Q. What can we do about Belarus, because a couple of hundred miles from where you're going to be visiting there sits the last dictator of Europe. What can we do about it?
The President. The "last dictator of Europe" is right, and we'll continue to pressure Belarus and call upon the world, the rest of the world, the free world—not the whole world but the free world—to work to give the people of Belarus a chance to live in a free society.
When I was in Slovakia I met with people of the freedom movement. I know when Condoleezza Rice, Secretary of State, was in your part of the world, she met with leaders of the freedom movement too. And we'll continue to press forward. President Putin must understand that a free Belarus is in his country's interest.
Freedom and Democracy
Q. The sentiment of anti-Americanism, as I'm sure you know, is quite widespread in Europe and in my country as well. Do you think there is any degree of your own fault in the fact that this sentiment is on the rise or——
The President. I made some hard decisions. You know, going into Iraq was a hard decision. I can understand people not liking that. But I would hope people in Europe would understand that freedom is not owned only by Europeans, that people around the world deserve to be free. And as we act in our self-interest to fight terrorists, as we work to make sure terrorists can't get weapons of mass destruction to cause great harm, that we will also work to free people. After all, the people of Latvia, of all people, ought to understand what it means to live under the subjugation of a doctrine that doesn't allow for freedom, communism.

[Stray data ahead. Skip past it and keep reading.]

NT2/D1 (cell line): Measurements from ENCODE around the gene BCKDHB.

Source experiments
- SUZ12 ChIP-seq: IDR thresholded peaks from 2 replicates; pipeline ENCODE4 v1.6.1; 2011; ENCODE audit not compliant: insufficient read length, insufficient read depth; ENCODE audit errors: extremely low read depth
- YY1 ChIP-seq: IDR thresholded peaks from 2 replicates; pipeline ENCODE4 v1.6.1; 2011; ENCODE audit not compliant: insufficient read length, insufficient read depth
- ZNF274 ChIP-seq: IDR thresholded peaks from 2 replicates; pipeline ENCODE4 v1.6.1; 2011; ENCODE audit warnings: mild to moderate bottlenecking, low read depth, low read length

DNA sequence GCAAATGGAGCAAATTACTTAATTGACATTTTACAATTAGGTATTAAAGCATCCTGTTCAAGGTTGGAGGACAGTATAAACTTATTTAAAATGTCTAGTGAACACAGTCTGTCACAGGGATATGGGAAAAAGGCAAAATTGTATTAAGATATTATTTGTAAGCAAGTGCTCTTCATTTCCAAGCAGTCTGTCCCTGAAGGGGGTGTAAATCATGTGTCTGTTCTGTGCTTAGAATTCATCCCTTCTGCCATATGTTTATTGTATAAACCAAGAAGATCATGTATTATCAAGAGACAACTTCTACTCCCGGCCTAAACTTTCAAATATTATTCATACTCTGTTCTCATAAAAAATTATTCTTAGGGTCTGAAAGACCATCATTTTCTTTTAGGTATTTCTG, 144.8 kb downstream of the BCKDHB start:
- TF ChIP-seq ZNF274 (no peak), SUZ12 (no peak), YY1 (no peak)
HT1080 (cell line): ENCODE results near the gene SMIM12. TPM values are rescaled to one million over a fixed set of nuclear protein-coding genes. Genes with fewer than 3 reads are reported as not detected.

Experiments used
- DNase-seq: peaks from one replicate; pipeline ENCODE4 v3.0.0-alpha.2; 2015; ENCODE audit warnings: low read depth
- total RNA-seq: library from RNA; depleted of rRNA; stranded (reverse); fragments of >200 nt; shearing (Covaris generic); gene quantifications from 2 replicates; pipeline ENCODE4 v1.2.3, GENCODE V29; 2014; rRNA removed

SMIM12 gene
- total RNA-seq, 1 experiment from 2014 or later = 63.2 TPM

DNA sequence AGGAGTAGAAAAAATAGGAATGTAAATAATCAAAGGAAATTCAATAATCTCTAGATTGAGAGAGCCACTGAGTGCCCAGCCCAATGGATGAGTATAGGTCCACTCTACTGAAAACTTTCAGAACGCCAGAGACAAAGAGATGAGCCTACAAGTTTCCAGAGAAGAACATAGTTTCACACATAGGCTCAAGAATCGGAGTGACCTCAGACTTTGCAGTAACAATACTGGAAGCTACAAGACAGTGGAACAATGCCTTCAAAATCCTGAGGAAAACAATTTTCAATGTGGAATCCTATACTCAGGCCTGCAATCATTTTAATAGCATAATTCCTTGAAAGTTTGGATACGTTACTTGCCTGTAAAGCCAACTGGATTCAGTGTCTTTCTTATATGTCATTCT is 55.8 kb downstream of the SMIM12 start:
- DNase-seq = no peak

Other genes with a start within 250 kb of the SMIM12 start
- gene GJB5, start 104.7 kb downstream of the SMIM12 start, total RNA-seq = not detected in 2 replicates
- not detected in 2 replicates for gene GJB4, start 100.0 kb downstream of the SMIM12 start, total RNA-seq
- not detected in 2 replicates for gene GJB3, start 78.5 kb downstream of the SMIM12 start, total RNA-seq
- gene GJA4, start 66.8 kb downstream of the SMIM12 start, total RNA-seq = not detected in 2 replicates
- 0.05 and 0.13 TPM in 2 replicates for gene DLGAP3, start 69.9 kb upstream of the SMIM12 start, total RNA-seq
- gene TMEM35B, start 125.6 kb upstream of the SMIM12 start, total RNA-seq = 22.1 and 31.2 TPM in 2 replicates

And here people are living in the Middle East, for example, under the brutal reign of tyrants, huge mass graves, massive death, people tortured. And now they're living free. And when 8 1/2 million people went to vote in Iraq, it sent a clear message that said, "We will not let the terrorists intimidate us; we want to be free, just like people in the Balkans used to speak, we want to be free."
You know, our country had a great history with the Baltics, that we said, "Your Embassies will remain little havens for freedom." We never recognized the lack of independence in the Baltics. We always believed that you should be free. And I hope over time, the young people of Latvia understand that that's what we stand for in America. We stand for freedom. We don't believe freedom is America's gift. We believe there's universal desire to be free. And the world will be more peaceful.
The hard decisions I've made I am confident will make this world a more peaceful place.
Q. Thanks very much, Mr. Bush.
The President. Welcome.
Q. I hope it's a good visit.
The President. I'm confident it will be. I'm looking forward to it.
NOTE: The interview was taped at 2:06 p.m. in the Map Room at the White House for later broadcast and was released by the Office of the Press Secretary on May 6. In his remarks, the President referred to President Vaira Vike-Freiberga of Latvia; President Vladimir Putin of Russia; and President Aleksandr Lukashenko of Belarus.
George W. Bush, Interview With Latvian Television Online by Gerhard Peters and John T. Woolley, The American Presidency Project https://www.presidency.ucsb.edu/node/211787